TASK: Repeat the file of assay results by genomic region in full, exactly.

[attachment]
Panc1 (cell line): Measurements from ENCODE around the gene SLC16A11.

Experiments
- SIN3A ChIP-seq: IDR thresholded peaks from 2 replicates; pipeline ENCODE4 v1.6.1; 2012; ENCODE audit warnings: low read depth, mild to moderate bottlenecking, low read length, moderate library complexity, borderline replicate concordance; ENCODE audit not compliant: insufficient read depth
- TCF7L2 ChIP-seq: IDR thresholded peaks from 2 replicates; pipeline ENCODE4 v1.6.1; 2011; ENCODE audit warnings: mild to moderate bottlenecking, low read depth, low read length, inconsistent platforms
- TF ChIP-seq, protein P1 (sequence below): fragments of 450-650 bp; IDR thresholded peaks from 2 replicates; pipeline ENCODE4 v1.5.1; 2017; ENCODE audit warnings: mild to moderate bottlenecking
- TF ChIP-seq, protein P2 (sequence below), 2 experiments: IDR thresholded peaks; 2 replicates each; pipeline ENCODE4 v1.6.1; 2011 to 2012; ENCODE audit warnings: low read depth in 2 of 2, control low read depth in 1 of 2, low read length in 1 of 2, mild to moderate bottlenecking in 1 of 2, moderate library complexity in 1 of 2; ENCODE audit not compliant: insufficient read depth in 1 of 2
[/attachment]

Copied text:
Panc1 (cell line): Measurements from ENCODE around the gene SLC16A11.

Experiments
- SIN3A ChIP-seq: IDR thresholded peaks from 2 replicates; pipeline ENCODE4 v1.6.1; 2012; ENCODE audit warnings: low read depth, mild to moderate bottlenecking, low read length, moderate library complexity, borderline replicate concordance; ENCODE audit not compliant: insufficient read depth
- TCF7L2 ChIP-seq: IDR thresholded peaks from 2 replicates; pipeline ENCODE4 v1.6.1; 2011; ENCODE audit warnings: mild to moderate bottlenecking, low read depth, low read length, inconsistent platforms
- TF ChIP-seq, protein P1 (sequence below): fragments of 450-650 bp; IDR thresholded peaks from 2 replicates; pipeline ENCODE4 v1.5.1; 2017; ENCODE audit warnings: mild to moderate bottlenecking
- TF ChIP-seq, protein P2 (sequence below), 2 experiments: IDR thresholded peaks; 2 replicates each; pipeline ENCODE4 v1.6.1; 2011 to 2012; ENCODE audit warnings: low read depth in 2 of 2, control low read depth in 1 of 2, low read length in 1 of 2, mild to moderate bottlenecking in 1 of 2, moderate library complexity in 1 of 2; ENCODE audit not compliant: insufficient read depth in 1 of 2